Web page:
A weekend in Atlantic City is little more than a barrage of themes posing as “experiences,” cheap glitter, and shiny place to put your money forever.
Toss in better outfits and some of modern pop’s most indelible hits, and the same could be said for a Beyoncé concert.
A Beyoncé show is a capital-e Event, but book her in an arena in the center of the Atlantic City Boardwalk on a Friday in the summer, and it’s a tourist attraction. Borgata suites were booked, new Freakum Dresses purchased, money lost on Sex & The City slot machine.
“This ain’t a show for you to be cool,” Bey told the crowd at one point last night (July 26) at Boardwalk Hall. “This is a show for you to get lost.”
Walk through any casino in Atlantic City and you will not feel cool. Even the ones that have rebranded in an attempt to appeal more to the young and clubby, namely Harrah’s, define hipness as overpriced bottle service and poolside sets from The Jersey Shore’s DJ Pauly D. But traverse the game rooms and slot machines and one thing is apparent: faces lost in the experience of being there. That, too, was what Bey did to her crowd at one of the first East Coast dates of her Mrs. Carter Show World Tour.
First, though, was the advertising. For the hour leading up to Beyoncé’s 9 p.m. kickoff, concertgoers were shown the strength of the Bey Brand. Her Pepsi ad, an extended version of her H&M ad, her PSA for the charitable Chime For Change initiative, a commercial touting her family’s involvement with Goodwill; these things were applauded nearly as heartily as the Queen Bey herself.
By the time the giant “B” curtain dropped and “Run The World (Girls)” kicked off, the crowd was primed to bow down after an hour spent having Beyoncé’s greatness re-affirmed to them. She could do no wrong, and in terms of her actual live performance, there’s hardly a compliment that hasn’t been said. Beyoncé does not sacrifice technical excellence at the expense of sheer “wow” factor. Her band of intimidatingly badass female musicians, back-up singers and dancers keep up, but is that any surprise? Those who saw her documentary from earlier this year know all too well that she demands the best of her collaborators and employees.
The setlist was a mix of old and new, as a number of more low-key cuts off 4 (“I Miss You,” “I Care”) mixed with early solo hits (“Baby Boy,” “Crazy In Love”) and Destiny’s Child’s “Survivor.” In two hours, she covered a bit of ground within her own extensive discography, revisiting fan favorites like “Diva” and “Get Me Bodied” with a new flare that never felt overly rehearsed, despite the fact that Bey’s several months into The Mrs. Carter Show.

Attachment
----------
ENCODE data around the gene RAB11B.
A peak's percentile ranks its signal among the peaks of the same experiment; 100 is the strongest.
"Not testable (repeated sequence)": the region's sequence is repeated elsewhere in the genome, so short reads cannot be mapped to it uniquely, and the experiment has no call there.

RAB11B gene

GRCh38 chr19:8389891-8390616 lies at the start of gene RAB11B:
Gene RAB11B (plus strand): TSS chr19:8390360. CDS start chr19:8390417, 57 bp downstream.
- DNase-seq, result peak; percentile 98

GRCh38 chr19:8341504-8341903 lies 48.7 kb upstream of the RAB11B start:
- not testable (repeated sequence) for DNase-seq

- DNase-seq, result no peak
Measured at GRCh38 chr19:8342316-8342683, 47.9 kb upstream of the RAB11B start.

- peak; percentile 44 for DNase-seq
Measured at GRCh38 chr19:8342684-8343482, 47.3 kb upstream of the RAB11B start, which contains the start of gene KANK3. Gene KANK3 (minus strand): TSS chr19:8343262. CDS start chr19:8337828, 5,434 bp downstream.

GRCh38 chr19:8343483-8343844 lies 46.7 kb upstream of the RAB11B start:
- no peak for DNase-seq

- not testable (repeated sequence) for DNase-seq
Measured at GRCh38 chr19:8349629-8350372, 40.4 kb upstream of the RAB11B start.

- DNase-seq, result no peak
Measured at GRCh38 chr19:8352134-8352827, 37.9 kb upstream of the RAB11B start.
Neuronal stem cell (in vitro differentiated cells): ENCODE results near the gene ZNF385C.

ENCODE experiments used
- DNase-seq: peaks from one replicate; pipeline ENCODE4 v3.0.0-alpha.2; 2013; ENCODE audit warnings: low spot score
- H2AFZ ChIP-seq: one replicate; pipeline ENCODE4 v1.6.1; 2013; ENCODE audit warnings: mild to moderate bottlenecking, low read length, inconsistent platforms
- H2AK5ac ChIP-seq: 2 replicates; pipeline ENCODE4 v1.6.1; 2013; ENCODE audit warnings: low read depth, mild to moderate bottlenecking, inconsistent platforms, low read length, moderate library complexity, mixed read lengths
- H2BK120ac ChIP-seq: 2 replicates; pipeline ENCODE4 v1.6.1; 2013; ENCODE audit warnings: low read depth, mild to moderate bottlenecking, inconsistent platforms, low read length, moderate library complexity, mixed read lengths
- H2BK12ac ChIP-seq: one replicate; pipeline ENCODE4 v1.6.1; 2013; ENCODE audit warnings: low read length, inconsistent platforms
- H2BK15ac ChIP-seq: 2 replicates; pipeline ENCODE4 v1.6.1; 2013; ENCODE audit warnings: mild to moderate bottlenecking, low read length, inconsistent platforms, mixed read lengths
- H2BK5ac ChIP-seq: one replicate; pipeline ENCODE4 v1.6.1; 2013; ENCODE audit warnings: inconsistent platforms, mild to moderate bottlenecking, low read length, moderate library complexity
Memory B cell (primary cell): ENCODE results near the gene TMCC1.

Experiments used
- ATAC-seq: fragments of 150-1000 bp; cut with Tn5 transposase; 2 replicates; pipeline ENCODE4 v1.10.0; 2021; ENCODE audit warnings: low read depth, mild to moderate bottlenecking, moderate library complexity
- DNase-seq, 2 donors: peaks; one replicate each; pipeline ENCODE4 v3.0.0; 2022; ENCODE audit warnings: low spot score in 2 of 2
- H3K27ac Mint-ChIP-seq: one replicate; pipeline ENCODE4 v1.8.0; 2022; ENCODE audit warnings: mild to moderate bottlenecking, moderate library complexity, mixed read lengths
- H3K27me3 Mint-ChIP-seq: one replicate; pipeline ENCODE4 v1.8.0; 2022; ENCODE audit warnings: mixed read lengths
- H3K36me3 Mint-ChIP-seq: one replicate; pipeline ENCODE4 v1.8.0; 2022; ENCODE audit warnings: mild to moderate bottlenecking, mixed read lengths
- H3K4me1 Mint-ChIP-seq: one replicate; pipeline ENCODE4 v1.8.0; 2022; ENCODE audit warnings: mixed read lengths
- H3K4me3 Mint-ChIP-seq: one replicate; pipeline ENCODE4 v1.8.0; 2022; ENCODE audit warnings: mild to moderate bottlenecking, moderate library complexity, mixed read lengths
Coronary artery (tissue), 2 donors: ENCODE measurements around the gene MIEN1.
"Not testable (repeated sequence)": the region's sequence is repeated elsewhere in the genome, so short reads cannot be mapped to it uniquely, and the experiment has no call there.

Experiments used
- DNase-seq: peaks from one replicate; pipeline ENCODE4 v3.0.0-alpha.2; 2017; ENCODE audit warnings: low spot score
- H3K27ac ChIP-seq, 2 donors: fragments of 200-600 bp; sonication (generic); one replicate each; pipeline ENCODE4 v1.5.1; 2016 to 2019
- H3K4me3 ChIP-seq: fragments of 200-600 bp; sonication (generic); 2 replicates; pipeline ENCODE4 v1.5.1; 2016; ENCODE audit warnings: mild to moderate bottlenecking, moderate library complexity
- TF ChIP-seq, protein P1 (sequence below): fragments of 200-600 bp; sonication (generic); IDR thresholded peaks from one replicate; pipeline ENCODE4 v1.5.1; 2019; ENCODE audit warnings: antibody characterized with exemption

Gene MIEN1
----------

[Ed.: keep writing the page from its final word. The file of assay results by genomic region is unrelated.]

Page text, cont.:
The way Bey cut into The Jeffersons theme song during “Single Ladies,” or flowed from “I Will Always Love You” right into “Halo,” felt spontaneous, even though most have seen the YouTube clips by now. The Bey Hive knew they were in for fan sing-alongs to “Irreplaceable,” Beyoncé zip-lining across the arena to a small platform, that blue sparkly jumpsuit and an onslaught of diva fans. But when Beyoncé is writhing around on top of a grand piano sensually belting out “1+1,” it doesn’t really matter that you’ve already watched it online. To merely be in Beyoncé’s presence garners bragging rights, much like winning big.
Throughout the show, the only thing that even inched toward the subpar was her impeccably produced but poorly synthesized video content. Beyoncé started in on a number of visual themes she quickly abandoned, most of them very loosely unified under the heading of female empowerment. There was the Rosie the Riveter character she played in the cheeky video preceding the even cheekier routine for “Why Don’t You Love Me?”; it would make more sense were Bey not dressed in a glittery gold gown get-up while repairing wartime planes.
At the very end of the show, Bey finally gave fans a taste of her new material, in the form of her “Grown Woman” routine. The track, previewed in her recent Pepsi ad but not yet released in full, had an accompanying dance routine that was among the best of the show. Tying in with the song’s Afropop feel, dancers were clad in animal-print rompers and pushed animal-print baby carriages, representing the pride Beyoncé takes in her new-found motherhood within the song’s lyrics. It was all set to a video that takes it over the top, though, rivaling something out of Disney’s Animal Kingdom. These were small details in the grand scheme of things, but just like the experience of walking through a casino, a Beyoncé show can seem visually overwhelming at times.
Predominantly, there was the royal theme, first seen in the trailer for The Mrs. Carter Show. Bey went Versailles-levels of posh with her powdered wig swag, though thankfully she did not rock any Marie Antoinette-style gowns during the show. (That would be far too Madonna, and Bey’s pop diva of choice to emulate on this tour is most certainly Rhythm Nation era Janet Jackson.) Most of the pre-recorded vignettes that played in the background or while Bey made one of her many costume changes depicted her wearing a crown. It mirrored the regality that a number of Atlantic City casinos attempt with their decor, Caesar’s chief among them. Give us your money and maybe you’ll feel like royalty: Is that not a pillar of the tourism industry? It’s a pillar of the pop music industrial complex, too, but you’ll never find better odds than at a Beyoncé concert.